If you're thinking of closing your business due to financial concerns or a change in personal circumstances, it is important to seek advice before you make a final decision.
If your business has employees, you must notify them and officially finalise their employment before your business closes.
When you close your business, your employees will have to be let go. This can be a difficult and stressful time so good communication is important.
Tell suppliers and customers
If your business uses suppliers, you'll need to:
- let them know that your business is closing
- tell them the date from which you'll no longer need their services
- pay them any outstanding amounts.
It's also a good idea to let your customers know when you're closing the business. This will minimise their inconvenience, and may also maximise your profits right up until the date you close.
End lease agreements
If your business has a lease, you'll need to end your lease agreement when your business closes. Depending on the conditions of your lease, you may still need to pay rent and other costs up until the end of the lease term.
You may be able to avoid paying these costs by transferring your lease to a new tenant. However, certain risks and conditions may apply to a transfer, depending on the lease agreement.
If you're unsure of the conditions in your lease agreements, you should contact your lawyer for professional advice.
Sell assets and pay bills
Even though you're not selling the business, you'll still need to sell or manage your business assets when you close your business. Business assets can include:
- all outstanding stock
- tools, equipment and machinery
- property and premises, including land or buildings
- business vehicles
- furniture, fixtures and fittings
- domain names
- intellectual property such as patents or trademarks
- licenses and permits.
You'll also need to pay all outstanding bills when your business closes.
Deal with tax and legal matters
When closing down your business, there are a number of tax and legal matters you may need to deal with.
- cancelling your company and business name through the Australian Securities and Investments Commission (ASIC)
- notifying the ATO
- cancelling your Australian Business Number (ABN) via the Australian Business Register within 21 days of your business closing
- cancelling other tax registrations such as Goods & Services Tax (GST)
- making GST adjustments on your final activity statements
- lodging final tax returns
- looking at any insurance requirements for your business, such as run-off cover (where you are insured for any legal claims that are made after you close your business).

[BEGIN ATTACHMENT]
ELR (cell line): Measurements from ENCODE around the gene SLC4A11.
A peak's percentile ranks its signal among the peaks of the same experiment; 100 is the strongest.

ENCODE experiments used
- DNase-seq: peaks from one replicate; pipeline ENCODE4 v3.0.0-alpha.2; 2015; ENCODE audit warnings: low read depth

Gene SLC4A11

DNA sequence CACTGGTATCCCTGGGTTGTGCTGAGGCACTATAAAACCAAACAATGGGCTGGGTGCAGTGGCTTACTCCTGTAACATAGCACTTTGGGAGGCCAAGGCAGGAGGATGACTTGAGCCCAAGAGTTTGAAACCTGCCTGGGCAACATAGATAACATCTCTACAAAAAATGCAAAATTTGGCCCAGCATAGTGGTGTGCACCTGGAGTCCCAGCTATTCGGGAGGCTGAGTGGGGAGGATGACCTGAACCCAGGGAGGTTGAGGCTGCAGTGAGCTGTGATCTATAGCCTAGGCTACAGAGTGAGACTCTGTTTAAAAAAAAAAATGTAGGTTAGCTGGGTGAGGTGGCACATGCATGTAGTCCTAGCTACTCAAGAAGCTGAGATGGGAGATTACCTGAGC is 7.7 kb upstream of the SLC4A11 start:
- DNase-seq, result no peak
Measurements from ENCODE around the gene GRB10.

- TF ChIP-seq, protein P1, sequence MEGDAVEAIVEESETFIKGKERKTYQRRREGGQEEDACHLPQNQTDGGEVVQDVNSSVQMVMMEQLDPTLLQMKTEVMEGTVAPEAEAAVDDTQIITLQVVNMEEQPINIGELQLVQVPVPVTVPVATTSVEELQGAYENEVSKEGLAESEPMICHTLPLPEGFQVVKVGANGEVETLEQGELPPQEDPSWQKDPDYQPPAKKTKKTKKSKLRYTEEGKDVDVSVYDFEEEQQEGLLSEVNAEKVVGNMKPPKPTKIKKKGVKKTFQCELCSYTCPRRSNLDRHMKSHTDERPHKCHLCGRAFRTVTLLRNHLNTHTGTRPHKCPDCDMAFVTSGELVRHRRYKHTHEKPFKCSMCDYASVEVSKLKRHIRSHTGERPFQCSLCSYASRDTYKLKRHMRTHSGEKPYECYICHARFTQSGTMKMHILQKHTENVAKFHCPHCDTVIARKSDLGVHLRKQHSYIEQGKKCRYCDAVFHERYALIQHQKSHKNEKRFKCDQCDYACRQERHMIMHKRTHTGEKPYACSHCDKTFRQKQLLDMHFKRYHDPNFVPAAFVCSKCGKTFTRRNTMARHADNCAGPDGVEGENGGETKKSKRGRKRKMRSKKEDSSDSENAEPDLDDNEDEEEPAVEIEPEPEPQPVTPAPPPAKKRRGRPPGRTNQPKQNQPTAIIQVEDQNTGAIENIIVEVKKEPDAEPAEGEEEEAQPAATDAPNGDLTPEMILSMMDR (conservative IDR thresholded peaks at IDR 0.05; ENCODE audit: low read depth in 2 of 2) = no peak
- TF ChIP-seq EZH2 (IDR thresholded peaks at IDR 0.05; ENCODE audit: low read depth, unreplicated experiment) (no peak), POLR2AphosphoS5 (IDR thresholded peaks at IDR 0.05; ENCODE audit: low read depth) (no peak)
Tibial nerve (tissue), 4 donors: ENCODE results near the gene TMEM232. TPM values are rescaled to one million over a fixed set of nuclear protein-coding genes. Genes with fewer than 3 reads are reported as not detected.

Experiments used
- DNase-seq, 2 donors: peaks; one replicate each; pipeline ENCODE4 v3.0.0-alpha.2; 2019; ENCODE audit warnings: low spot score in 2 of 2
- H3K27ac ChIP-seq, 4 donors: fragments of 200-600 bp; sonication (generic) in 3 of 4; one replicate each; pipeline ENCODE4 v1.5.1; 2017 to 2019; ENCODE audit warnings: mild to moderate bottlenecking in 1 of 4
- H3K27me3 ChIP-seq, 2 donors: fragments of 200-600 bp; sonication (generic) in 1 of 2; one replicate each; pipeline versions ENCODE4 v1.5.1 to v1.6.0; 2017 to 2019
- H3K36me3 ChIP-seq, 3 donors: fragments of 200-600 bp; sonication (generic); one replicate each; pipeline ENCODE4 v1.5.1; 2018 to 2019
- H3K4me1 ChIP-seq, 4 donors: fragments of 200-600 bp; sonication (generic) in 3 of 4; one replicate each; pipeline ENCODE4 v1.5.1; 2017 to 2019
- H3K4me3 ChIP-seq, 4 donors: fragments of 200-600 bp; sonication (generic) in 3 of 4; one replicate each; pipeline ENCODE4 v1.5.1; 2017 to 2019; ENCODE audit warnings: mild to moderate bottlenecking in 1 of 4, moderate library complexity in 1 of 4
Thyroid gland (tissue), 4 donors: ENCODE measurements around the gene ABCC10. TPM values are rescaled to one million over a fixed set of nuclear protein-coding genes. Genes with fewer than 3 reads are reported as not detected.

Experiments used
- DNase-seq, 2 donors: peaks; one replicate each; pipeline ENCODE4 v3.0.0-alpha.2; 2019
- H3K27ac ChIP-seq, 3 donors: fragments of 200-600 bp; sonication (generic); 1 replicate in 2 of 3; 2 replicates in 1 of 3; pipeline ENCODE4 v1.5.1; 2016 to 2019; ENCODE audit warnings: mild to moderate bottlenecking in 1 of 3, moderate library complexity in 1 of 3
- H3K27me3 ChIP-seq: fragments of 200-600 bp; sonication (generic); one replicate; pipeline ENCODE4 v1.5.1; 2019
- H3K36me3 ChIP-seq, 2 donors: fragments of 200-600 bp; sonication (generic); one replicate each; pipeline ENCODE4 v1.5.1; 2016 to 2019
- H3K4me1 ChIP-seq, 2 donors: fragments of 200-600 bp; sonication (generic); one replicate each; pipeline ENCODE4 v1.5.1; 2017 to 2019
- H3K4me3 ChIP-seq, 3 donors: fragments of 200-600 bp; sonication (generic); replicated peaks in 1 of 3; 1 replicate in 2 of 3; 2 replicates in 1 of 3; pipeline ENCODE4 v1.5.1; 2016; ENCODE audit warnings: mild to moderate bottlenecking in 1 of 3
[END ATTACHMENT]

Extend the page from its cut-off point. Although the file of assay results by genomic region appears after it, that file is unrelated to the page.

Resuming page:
Also consider whether Capital Gains Tax (CGT) and GST applies to the closure of your business. For example, if your business is registered for GST, you may need to include GST in the price of individual business assets that you sell.
Keep business records
You still have obligations to keep your business records, even after your business has closed. This include financial records, customer records and employee records.
Depending on the type of record and the industry you're in, there will be different requirements for how long and how secure your records need to be kept.
Generally, records should be kept for a minimum of five years after they are prepared, obtained or the transaction is completed, whichever is latest. Records containing sensitive information will also need to be kept and disposed of in a way that is in line with the Privacy Act 1988.
The Office of the Australian Information Commission website has information on how the Privacy Act applies to small businesses.
The Australian Taxation Office also provides a record keeping evaluation tool for you to assess your business' record keeping and information management.
Tie up loose ends
It is important to check if there are any requirements you need to take care of within your state or territory to ensure you successfully meet all your obligations when closing your business.
Some other steps to remember include:
- disconnecting services (telephone, power, water, internet etc.)
- redirecting your mail through Australia Post
- contacting your local government licensing authority to cancel any licenses or permits
- closing your business bank accounts
- cancelling your web hosting and domain name if you have an online presence
- shutting down your social media channels.